Review: Samsung Galaxy A31 packs a powerful punch, but at a price
Cape Town - Mid-tier market smartphones have to work hard to get your attention. As one of the most popular and most populous of segments, these are the phones that South Africans buy in droves with the smallest differences ending up as the biggest factor when they choose one. That, combined with an economy set to increase prices, these phones have to impress to catch your eye and wallet.
Enter the Samsung Galaxy A31, baby sibling to the A51 and successor to last year’s A30. The A-Series is a big seller for the Korean brand and so they’re working hard to convince you to upgrade for the key headline features. Let’s discuss those features.
Samsung keeps three things in mind when it comes to their phones: “Awesome screen, awesome camera, long-lasting battery life”. It’s a catchy phrase for the TV adverts, but it’s also nice of them to indicate where they focused on and what we must pay more scrutiny towards.
The Galaxy A31 packs a 6.4-inch 2400x1080 UHD+ display bursting with colour and brightness. Photo: Sam Spiller
At first handling, the A31 is a buff box. Weighing 185 grams, it’s heavy compared to other Samsung A-Series phones. That said, it’s still a comfortably-sized phone to use. It’s better described as a tall phone rather than a phablet, measuring 159.3mm tall and 73.1mm wide. It sits comfortably in the hand and while any device these days can be difficult to wrap around, holding and operating it with the same hand is possible with one’s thumb free to traverse a fair distance. There is something that stands out in its appearance, though.The 6.4-inch display of the A31 is saddled with a large black chin at the bottom. Seriously, the gap between the lower bezel and the display is immense, bordering on being big enough to house the home buttons that previously would have been there. I can only assume this extension is thanks to the technicals stuffed inside it, but it is very noticeable thanks to the current trend of the front of your phone being nothing but screen.
Probably responsible for weighing and heightening the A31 is what I believe to be its best feature, the battery. This 5 000mAh power canister is a beast and combined with a restrained, Mediatek Octa-Core processor, one can get by on a full charge for two full days, possibly a third depending on your usage. This is the same battery that Samsung has put in their flagship S20 lineup and what it’s doing here in the lower end of their mid-tier lineup is a bit of a mystery. Still, I’m glad it’s here and it’s wonderful.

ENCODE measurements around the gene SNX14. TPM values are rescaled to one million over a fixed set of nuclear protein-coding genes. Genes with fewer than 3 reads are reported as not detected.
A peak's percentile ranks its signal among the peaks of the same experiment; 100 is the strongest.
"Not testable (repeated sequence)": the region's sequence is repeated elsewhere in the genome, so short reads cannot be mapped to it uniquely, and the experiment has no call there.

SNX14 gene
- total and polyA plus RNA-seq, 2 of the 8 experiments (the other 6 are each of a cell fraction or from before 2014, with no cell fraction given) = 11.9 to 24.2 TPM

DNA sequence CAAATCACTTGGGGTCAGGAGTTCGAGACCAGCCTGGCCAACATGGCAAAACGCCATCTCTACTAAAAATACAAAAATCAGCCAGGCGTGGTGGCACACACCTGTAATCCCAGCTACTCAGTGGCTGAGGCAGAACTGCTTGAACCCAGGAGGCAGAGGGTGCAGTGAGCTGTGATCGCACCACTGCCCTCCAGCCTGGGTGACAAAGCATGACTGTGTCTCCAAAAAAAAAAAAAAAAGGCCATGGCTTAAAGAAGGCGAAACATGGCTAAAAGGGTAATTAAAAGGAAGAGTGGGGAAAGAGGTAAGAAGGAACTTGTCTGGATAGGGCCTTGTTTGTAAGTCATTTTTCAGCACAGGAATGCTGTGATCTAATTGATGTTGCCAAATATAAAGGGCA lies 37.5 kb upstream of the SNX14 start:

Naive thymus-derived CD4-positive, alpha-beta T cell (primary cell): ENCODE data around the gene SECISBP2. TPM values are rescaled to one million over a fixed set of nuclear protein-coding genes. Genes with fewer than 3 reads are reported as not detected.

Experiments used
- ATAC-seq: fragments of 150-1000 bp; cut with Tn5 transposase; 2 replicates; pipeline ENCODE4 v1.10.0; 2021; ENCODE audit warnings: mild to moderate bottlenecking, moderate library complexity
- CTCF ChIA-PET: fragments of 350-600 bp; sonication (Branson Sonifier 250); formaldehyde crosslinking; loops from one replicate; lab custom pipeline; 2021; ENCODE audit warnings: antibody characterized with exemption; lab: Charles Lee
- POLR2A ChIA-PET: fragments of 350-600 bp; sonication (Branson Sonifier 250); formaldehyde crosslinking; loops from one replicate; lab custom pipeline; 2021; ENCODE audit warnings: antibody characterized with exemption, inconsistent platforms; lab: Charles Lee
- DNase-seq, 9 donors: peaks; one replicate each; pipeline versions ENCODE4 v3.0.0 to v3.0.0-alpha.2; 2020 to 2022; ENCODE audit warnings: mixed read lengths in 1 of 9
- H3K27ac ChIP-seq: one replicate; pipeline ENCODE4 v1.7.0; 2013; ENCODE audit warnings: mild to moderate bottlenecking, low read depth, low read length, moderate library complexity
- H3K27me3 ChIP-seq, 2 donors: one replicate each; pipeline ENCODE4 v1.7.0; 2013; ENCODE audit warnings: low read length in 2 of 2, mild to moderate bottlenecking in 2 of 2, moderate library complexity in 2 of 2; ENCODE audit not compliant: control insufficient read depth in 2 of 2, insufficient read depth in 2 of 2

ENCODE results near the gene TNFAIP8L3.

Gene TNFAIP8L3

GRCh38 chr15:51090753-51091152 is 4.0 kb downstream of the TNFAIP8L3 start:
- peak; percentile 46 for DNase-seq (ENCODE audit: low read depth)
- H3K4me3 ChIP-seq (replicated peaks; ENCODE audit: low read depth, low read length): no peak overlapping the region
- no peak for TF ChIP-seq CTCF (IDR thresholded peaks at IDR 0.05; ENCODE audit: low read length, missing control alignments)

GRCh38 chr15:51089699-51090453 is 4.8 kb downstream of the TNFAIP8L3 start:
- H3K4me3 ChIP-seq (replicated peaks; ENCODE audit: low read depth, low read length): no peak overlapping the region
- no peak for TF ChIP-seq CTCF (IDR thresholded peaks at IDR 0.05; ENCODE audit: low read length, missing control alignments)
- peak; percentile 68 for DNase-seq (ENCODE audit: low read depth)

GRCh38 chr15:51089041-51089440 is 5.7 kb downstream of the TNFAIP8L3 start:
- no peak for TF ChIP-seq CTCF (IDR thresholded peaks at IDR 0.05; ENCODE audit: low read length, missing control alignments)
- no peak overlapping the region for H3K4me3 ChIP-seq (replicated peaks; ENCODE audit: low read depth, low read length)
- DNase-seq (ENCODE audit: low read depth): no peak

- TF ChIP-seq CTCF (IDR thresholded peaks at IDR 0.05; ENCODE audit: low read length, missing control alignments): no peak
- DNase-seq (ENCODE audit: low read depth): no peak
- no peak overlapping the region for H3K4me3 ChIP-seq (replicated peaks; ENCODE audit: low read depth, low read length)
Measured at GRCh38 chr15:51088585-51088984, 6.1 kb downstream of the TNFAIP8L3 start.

Meanwhile back on the top, the battery powers the next aspect of Samsung’s strategy. A 6.4-inch 1080x2400 UHD+ display. This display is vibrant and colourful with high levels of adaptive brightness. This is the element that Samsung is really excelling in across the entire range and even budget options are being bolstered by this focus.
The Samsung Galaxy A31 is available in Prism Crush Black and Prism Crush Blue. Photo: Sam Spiller
Underneath, that Mediatek chipset, good for speeds up to 2.0Ghz, is adequate for general scrolling and the interface is smooth and responsive. Despite assertions that it’s fit for intense gaming sessions, the processor backed up by 4 gigs of RAM will start to show strain quickly despite the gaming booster function. Rather stick with the more casual distractions. The A31 comes standard with 128GB storage which is a good amount and can be increased up to 512GB with a MicroSD card. The processor and technical capabilities is where the budget restraints are most evident with this phone.
The camera in the Galaxy A31 is nearly identical to the setup in the A51. It’s a quad setup consisting of a 48MP main camera, 8MP ulta-wide (down from 12MP in the A51), 5MP macro, and 5MP depth sensor. Like the A51, the camera can best be described as...fine. Images are adequately detailed. Colours are a bit oversaturated but nothing that isn’t too unrealistic. On the Pro setting, the camera does one-up its own shading and quality of depth, but you need to have a steady hand to take those shots. The 20MP notch selfie camera is acceptable provided you’re not zooming in too often.
An image taken by the Samsung Galaxy A31 on regular settings. Photo: Sam Spiller
An image taken at night by the Samsung Galaxy A31 on regular settings. Photo: Sam Spiller
A fine camera, but there are shortcomings spread out across the media elements of the phone. There is no support for stereo sound (a major disappointment for a music lover like myself), 4K video playback and recording is a no-no, and lack of camera options such as a night setting limit the extent of content creation capabilities. To that end, the A31 goes against Samsung’s boasting that their phones are for budding YouTubers and the like. Armed with that battery and the display, it’s much better at just being a phone than creating content for social media.
The Galaxy A31 is much better at being a phone than a content creation device, which is what Samsung would have you believe with any of their smartphones. A larger-than-life battery combined with a really good display makes for a solid and extended usage experience. With a retail price of R7 499 (a high price for a phone in the lower-to-mid tier segment), you’re a great deal paying for a phone that’s great for daily functions but less so for activities beyond that. Limitations in the software and user features are the biggest drawback.